Discovery Shareholders Approve Remaining Steps Before Acquisition of WarnerMedia
Deal expected to close early in second quarter
Discovery said its shareholders have approved a set of proposals that clear the way for its acquisition of WarnerMedia, which is being spun off from AT&T.
The deal, which would create Warner Bros. Discovery, is expected to close early in the second quarter.
At its special meeting of shareholders, a majority of shareholders voted to approve amendments in Discovery’s charter, a share issuance proposal and a nonbinding compensation proposal, Discovery said.
At the same time, AT&T announced an updated strategy and financial outlook once it gets out from under its expensive dalliance with the media business. In addition to spinning off WarnerMedia, AT&T spun off DirecTV last year.
“The transformation we’ve undergone over the past 18 months while delivering outstanding operational results has brought us to this point. We will be a simpler, more focused company with the intent to become America’s best broadband provider,” AT&T chairman and CEO John Stankey said. “We plan to ramp up investment in our key areas of growth — 5G and fiber. And at the same time, we will retain our focus on growing customer relationships, continuously improve our execution to enhance the customer experience and deliver growth and returns for our shareholders.”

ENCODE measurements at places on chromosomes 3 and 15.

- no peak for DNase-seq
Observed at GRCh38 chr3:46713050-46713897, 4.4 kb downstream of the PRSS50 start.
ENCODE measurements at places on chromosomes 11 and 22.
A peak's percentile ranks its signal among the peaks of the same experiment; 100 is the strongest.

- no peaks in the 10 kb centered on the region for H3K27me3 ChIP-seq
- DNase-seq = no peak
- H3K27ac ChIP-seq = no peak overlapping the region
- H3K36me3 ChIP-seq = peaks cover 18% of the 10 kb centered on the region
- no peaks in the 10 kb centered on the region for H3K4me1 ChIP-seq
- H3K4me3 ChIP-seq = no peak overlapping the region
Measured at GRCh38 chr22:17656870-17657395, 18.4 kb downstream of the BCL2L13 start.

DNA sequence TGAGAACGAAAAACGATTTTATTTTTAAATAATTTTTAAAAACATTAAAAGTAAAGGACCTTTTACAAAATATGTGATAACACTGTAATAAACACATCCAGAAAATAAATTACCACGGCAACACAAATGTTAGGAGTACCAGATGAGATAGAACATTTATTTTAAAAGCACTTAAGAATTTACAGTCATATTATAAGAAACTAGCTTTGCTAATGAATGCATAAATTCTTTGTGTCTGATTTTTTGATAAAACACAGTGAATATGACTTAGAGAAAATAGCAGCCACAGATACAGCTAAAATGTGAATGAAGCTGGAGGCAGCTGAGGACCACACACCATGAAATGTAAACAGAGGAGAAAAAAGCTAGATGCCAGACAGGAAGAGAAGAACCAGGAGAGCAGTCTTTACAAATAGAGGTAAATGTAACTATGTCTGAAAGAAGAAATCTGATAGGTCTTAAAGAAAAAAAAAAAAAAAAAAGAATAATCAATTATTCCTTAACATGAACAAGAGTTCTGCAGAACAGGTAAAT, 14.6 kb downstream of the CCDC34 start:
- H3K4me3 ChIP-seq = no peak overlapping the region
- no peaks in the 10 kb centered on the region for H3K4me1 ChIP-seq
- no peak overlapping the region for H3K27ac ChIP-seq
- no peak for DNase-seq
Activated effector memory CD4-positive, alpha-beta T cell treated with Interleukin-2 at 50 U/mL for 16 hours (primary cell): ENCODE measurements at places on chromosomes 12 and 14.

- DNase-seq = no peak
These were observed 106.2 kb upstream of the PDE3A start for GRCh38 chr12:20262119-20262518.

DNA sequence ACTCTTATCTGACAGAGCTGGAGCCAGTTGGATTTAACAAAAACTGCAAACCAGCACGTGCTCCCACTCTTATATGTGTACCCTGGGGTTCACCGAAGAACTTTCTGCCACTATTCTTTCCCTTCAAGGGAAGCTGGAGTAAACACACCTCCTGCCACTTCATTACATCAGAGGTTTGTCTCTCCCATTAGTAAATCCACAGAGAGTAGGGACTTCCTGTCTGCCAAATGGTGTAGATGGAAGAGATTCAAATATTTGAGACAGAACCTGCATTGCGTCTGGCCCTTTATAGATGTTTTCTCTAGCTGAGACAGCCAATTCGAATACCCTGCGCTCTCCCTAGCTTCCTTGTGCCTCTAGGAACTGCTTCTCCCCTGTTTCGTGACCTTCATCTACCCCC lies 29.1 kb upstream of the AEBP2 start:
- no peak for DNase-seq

AT&T said it plans to double its fiber footprint to more than 30 million locations.
The company expects that by 2025, 75% of its network footprint will be served via fiber and 5G and that it will have reduced its copper services footprint by 50%. The simultaneous ongoing shutdown of AT&T’s copper services footprint with expansion of its fiber footprint will help drive cost savings while creating new revenue opportunities. ■
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Jon has been business editor of Broadcasting+Cable since 2010. He focuses on revenue-generating activities, including advertising and distribution, as well as executive intrigue and merger and acquisition activity. Just about any story is fair game, if a dollar sign can make its way into the article. Before B+C, Jon covered the industry for TVWeek, Cable World, Electronic Media, Advertising Age and The New York Post. A native New Yorker, Jon is hiding in plain sight in the suburbs of Chicago.